The band soon signed a deal with PolyGram, and, through their own subsidiary label Stardog, issued a six-song EP, Shine, in 1989.[4] John Book, of Allmusic, stated that the EP "contributed to the buzz about the Seattle music scene."[10] The band spent the rest of the year touring, including shows supporting The Dogs D'Amour, and recording their debut album. With high expectations of the album, Wood checked himself into rehab due to his struggle with heroin addiction, hoping to get clean for the release of the album, staying there for the remainder of the year.[1][4]

In 1990, the band continued to play shows in Seattle, waiting for the release of their album, Apple.[1] Wood died only weeks before the release of the record. Some rock critics consider them to be one of the greatest bands of the grunge era.[11]


On March 16, 1990, Wood was found in a comatose state by his girlfriend, having overdosed on heroin.[1][12] He was taken to Harborview Hospital and placed on life support. On March 19, physicians suggested that Wood be removed from life support and he was pronounced dead at 3:15 pm that day.[1][2] The official cause of death recorded on Wood's death certificate is hypoxic encephalopathy. Wood's remains were cremated. His burial site is located at Miller-Woodlawn Memorial Park in Bremerton, Washington.[13]

Apple was released posthumously later in the year, receiving positive reviews.[14] David Browne of The New York Times wrote that "Apple may be one of the first great hard-rock records of the 90s" and that "Andrew Wood could have been the first of the big-league Seattle rock stars."[15]


Shortly following Wood's death, former roommate and friend Chris Cornell[2] of Soundgarden wrote two songs, "Reach Down" and "Say Hello 2 Heaven", as a tribute.[16][17] Cornell approached Gossard and Ament about releasing the songs as singles before collaborating on an album. Adding drummer Matt Cameron, future Pearl Jam lead guitarist Mike McCready, and future Pearl Jam lead singer Eddie Vedder, they formed Temple of the Dog in 1990 to pay tribute to Wood,[18][19] releasing one self-titled album in 1991.[18][19]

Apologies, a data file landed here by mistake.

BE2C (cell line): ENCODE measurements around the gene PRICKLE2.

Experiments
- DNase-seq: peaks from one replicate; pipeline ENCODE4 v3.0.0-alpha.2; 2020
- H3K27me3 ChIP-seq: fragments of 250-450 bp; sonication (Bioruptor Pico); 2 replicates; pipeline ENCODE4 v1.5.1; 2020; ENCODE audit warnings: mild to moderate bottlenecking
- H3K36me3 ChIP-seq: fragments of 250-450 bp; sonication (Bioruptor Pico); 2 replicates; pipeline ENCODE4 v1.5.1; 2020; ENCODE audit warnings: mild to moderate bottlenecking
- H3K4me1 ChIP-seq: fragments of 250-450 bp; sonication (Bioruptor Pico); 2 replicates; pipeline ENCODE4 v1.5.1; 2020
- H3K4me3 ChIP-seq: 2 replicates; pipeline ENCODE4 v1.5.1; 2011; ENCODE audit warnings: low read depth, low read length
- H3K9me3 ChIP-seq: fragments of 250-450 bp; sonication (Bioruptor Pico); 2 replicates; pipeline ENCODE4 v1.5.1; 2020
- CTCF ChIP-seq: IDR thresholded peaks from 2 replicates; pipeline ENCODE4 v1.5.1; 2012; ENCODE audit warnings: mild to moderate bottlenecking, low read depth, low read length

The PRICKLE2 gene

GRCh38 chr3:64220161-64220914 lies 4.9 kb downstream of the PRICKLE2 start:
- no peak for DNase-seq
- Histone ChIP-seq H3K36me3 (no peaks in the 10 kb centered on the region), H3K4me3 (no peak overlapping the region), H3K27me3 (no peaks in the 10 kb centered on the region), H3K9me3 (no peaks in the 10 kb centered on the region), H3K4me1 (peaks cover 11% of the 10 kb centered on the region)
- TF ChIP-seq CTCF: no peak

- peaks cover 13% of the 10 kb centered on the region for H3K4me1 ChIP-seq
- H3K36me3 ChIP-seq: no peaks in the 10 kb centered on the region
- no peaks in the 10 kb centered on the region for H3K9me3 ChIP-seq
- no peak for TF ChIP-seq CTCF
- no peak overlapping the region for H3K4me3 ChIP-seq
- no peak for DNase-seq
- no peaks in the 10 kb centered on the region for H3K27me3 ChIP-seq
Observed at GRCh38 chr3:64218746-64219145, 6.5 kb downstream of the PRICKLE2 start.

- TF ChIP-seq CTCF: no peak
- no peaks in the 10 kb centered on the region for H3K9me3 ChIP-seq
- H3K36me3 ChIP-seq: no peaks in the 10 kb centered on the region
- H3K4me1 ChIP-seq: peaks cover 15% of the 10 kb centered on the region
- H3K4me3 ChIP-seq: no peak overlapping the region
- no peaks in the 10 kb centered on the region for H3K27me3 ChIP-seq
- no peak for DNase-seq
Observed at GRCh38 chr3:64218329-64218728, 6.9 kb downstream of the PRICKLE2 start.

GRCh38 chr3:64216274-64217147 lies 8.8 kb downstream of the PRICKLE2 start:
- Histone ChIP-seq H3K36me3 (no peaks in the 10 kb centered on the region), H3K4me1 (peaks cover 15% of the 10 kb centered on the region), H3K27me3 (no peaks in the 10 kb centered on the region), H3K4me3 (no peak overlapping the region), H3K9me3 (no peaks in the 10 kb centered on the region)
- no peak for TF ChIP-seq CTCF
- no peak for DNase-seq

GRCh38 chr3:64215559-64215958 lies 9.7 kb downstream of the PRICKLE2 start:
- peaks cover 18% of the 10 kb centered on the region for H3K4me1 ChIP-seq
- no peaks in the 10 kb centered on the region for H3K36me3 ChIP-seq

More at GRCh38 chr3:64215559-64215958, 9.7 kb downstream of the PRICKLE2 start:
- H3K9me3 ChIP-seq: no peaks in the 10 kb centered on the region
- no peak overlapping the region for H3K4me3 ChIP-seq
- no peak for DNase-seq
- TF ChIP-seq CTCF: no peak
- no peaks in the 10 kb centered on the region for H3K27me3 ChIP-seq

Fellow Seattle band Alice in Chains dedicated their debut album Facelift to Wood.[20] The song "Would?", included in their second album Dirt and on the soundtrack to the film Singles (1992), was written as an ode to Wood.[21] In the liner notes of Alice in Chains' Music Bank box set collection, Jerry Cantrell said of the song:

I was thinking a lot about Andrew Wood at the time. We always had a great time when we did hang out, much like Chris Cornell and I do. There was never really a serious moment or conversation, it was all fun. Andy was a hilarious guy, full of life and it was really sad to lose him. But I always hate people who judge the decisions others make. So it was also directed towards people who pass judgments.[22]

In 1992, PolyGram reissued both Shine and Apple as the compilation album Mother Love Bone,[4] while the song "Chloe Dancer/Crown of Thorns" was included on the soundtrack to the film Singles.[4] The same year, Los Angeles band Faster Pussycat wrote the song "Mr. Lovedog", from the album Whipped!, in tribute to Wood.[23] Bradley Torreano of Allmusic stated that the song "offered a sad elegy to another charismatic figure in the metal world."[23]

Seattle rock band War Babies, which briefly featured Mother Love Bone's Jeff Ament on bass, dedicated the song "Blue Tomorrow" off their eponymous 1992 debut album to Wood.[24] In 1993, Seattle grunge band Candlebox released their self-titled debut featuring the single "Far Behind", which was written in Wood's memory.[25]

Wood's former bandmate Stone Gossard compiled Malfunkshun recordings from 1986 to 1987[26] and released the studio album Return to Olympus through his Loosegroove Records label[2][26] in 1995.[3][26] In 2005, director Scot Barbour completed production on the documentary Malfunkshun: The Andrew Wood Story. The film documents Wood's music career[27] as well as his family background.[27] The film premiered at the Seattle International Film Festival.[27] In October of the same year, the film was screened at the FAIF Film Festival in Hollywood, California.[28] The film was released in 2011 on DVD as part of a 2CD+DVD set entitled "Malfunkshun: The Andrew Wood Story" including the Return to Olympus album, a bonus CD including many interviews and demos, and the movie on the DVD disc.[29]